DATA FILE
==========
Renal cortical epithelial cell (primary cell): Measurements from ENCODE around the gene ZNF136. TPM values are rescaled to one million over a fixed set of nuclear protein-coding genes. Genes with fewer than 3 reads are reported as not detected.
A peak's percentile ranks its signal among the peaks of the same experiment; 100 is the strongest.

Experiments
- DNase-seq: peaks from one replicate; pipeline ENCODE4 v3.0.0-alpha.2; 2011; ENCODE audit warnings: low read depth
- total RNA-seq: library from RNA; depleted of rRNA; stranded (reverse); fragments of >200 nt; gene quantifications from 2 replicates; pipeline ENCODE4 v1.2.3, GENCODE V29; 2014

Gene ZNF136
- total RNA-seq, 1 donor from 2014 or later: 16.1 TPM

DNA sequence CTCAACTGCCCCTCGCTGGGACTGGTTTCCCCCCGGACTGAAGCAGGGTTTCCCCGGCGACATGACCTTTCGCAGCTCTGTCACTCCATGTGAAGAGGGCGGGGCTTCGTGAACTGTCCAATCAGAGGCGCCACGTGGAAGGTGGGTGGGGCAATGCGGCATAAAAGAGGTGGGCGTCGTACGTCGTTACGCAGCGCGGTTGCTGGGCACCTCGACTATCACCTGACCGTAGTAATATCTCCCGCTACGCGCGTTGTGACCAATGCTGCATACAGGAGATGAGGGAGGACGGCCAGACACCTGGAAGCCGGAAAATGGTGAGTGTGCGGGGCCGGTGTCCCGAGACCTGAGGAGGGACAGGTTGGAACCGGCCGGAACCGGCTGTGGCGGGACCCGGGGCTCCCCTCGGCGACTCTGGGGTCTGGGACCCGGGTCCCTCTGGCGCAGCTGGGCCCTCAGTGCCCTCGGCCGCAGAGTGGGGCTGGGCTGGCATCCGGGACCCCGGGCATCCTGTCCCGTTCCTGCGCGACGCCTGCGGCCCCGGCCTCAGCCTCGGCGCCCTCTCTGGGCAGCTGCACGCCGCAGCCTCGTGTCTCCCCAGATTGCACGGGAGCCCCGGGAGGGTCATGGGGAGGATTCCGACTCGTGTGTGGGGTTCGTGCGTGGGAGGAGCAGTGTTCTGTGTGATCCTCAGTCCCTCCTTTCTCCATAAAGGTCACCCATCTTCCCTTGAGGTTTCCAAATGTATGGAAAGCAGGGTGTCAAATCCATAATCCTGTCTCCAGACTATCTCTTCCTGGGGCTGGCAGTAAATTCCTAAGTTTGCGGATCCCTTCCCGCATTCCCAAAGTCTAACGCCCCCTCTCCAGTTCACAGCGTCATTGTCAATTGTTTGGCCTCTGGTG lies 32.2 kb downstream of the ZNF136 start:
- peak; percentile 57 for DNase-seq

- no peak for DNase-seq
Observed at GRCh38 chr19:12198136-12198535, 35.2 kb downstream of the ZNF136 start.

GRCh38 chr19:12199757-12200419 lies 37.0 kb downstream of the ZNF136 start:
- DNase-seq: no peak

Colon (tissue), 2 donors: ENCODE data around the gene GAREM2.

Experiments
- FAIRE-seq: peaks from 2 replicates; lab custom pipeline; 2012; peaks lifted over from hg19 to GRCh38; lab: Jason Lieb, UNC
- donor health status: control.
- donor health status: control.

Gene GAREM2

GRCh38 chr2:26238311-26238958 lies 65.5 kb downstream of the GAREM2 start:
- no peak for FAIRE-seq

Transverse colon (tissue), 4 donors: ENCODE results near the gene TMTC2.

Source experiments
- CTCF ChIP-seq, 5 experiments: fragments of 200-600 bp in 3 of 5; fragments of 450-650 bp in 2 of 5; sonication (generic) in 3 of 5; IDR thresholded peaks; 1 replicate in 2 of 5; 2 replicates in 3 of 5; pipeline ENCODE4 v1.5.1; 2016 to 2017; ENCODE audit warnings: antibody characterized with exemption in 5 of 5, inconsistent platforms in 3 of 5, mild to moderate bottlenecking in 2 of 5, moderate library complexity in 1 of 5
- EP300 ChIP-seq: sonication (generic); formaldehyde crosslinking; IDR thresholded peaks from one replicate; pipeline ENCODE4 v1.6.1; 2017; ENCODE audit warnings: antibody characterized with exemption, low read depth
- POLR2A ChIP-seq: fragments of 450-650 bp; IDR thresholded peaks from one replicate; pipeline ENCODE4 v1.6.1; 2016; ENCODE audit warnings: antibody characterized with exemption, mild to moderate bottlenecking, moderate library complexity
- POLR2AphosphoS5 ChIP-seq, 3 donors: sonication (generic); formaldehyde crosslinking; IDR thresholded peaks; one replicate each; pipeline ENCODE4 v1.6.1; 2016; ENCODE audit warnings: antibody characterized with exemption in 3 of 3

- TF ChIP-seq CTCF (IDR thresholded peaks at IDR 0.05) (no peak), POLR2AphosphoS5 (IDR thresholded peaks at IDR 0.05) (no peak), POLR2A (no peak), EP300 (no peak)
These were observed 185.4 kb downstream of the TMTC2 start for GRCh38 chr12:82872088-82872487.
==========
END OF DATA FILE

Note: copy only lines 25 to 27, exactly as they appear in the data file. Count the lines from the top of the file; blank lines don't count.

- EP300 ChIP-seq: sonication (generic); formaldehyde crosslinking; IDR thresholded peaks from one replicate; pipeline ENCODE4 v1.6.1; 2017; ENCODE audit warnings: antibody characterized with exemption, low read depth
- POLR2A ChIP-seq: fragments of 450-650 bp; IDR thresholded peaks from one replicate; pipeline ENCODE4 v1.6.1; 2016; ENCODE audit warnings: antibody characterized with exemption, mild to moderate bottlenecking, moderate library complexity
- POLR2AphosphoS5 ChIP-seq, 3 donors: sonication (generic); formaldehyde crosslinking; IDR thresholded peaks; one replicate each; pipeline ENCODE4 v1.6.1; 2016; ENCODE audit warnings: antibody characterized with exemption in 3 of 3